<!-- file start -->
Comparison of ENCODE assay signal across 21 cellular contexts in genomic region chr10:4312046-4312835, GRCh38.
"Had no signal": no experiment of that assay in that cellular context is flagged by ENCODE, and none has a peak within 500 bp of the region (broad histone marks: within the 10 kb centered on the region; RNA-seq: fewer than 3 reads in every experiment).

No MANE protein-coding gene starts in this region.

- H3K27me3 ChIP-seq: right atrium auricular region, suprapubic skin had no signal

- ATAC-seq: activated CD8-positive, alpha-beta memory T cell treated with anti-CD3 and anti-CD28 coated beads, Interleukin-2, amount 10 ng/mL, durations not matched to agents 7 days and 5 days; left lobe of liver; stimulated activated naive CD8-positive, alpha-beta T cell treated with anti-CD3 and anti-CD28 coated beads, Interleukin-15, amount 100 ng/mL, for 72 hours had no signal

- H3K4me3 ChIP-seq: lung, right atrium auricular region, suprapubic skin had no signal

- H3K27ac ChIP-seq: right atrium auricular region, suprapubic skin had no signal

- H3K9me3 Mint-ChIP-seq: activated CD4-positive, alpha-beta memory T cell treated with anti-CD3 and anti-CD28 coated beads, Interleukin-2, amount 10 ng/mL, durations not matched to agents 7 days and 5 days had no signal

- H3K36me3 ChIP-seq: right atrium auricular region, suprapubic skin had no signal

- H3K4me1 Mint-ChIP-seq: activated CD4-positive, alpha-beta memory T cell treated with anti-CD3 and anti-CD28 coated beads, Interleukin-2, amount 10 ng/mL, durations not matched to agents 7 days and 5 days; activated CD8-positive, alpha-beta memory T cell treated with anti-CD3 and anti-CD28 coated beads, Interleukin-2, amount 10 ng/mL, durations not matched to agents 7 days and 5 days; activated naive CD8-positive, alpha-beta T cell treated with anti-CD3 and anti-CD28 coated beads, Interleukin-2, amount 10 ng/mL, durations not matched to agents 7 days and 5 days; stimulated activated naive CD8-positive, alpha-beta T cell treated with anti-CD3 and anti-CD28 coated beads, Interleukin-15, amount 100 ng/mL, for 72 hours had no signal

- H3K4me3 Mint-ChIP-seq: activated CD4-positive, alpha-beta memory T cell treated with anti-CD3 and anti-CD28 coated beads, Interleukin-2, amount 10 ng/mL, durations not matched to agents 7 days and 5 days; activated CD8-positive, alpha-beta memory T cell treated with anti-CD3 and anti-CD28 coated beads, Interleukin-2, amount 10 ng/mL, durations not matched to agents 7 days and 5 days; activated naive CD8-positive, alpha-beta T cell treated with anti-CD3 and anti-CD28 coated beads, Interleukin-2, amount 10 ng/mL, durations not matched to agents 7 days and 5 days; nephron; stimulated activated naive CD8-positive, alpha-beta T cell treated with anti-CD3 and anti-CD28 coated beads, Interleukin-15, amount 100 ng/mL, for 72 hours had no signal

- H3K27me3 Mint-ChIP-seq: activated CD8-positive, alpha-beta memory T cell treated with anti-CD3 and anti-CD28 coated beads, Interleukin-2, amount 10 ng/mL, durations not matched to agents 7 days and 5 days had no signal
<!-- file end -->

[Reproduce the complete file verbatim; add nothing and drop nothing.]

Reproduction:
Comparison of ENCODE assay signal across 21 cellular contexts in genomic region chr10:4312046-4312835, GRCh38.
"Had no signal": no experiment of that assay in that cellular context is flagged by ENCODE, and none has a peak within 500 bp of the region (broad histone marks: within the 10 kb centered on the region; RNA-seq: fewer than 3 reads in every experiment).

No MANE protein-coding gene starts in this region.

- H3K27me3 ChIP-seq: right atrium auricular region, suprapubic skin had no signal

- ATAC-seq: activated CD8-positive, alpha-beta memory T cell treated with anti-CD3 and anti-CD28 coated beads, Interleukin-2, amount 10 ng/mL, durations not matched to agents 7 days and 5 days; left lobe of liver; stimulated activated naive CD8-positive, alpha-beta T cell treated with anti-CD3 and anti-CD28 coated beads, Interleukin-15, amount 100 ng/mL, for 72 hours had no signal

- H3K4me3 ChIP-seq: lung, right atrium auricular region, suprapubic skin had no signal

- H3K27ac ChIP-seq: right atrium auricular region, suprapubic skin had no signal

- H3K9me3 Mint-ChIP-seq: activated CD4-positive, alpha-beta memory T cell treated with anti-CD3 and anti-CD28 coated beads, Interleukin-2, amount 10 ng/mL, durations not matched to agents 7 days and 5 days had no signal

- H3K36me3 ChIP-seq: right atrium auricular region, suprapubic skin had no signal

- H3K4me1 Mint-ChIP-seq: activated CD4-positive, alpha-beta memory T cell treated with anti-CD3 and anti-CD28 coated beads, Interleukin-2, amount 10 ng/mL, durations not matched to agents 7 days and 5 days; activated CD8-positive, alpha-beta memory T cell treated with anti-CD3 and anti-CD28 coated beads, Interleukin-2, amount 10 ng/mL, durations not matched to agents 7 days and 5 days; activated naive CD8-positive, alpha-beta T cell treated with anti-CD3 and anti-CD28 coated beads, Interleukin-2, amount 10 ng/mL, durations not matched to agents 7 days and 5 days; stimulated activated naive CD8-positive, alpha-beta T cell treated with anti-CD3 and anti-CD28 coated beads, Interleukin-15, amount 100 ng/mL, for 72 hours had no signal

- H3K4me3 Mint-ChIP-seq: activated CD4-positive, alpha-beta memory T cell treated with anti-CD3 and anti-CD28 coated beads, Interleukin-2, amount 10 ng/mL, durations not matched to agents 7 days and 5 days; activated CD8-positive, alpha-beta memory T cell treated with anti-CD3 and anti-CD28 coated beads, Interleukin-2, amount 10 ng/mL, durations not matched to agents 7 days and 5 days; activated naive CD8-positive, alpha-beta T cell treated with anti-CD3 and anti-CD28 coated beads, Interleukin-2, amount 10 ng/mL, durations not matched to agents 7 days and 5 days; nephron; stimulated activated naive CD8-positive, alpha-beta T cell treated with anti-CD3 and anti-CD28 coated beads, Interleukin-15, amount 100 ng/mL, for 72 hours had no signal

- H3K27me3 Mint-ChIP-seq: activated CD8-positive, alpha-beta memory T cell treated with anti-CD3 and anti-CD28 coated beads, Interleukin-2, amount 10 ng/mL, durations not matched to agents 7 days and 5 days had no signal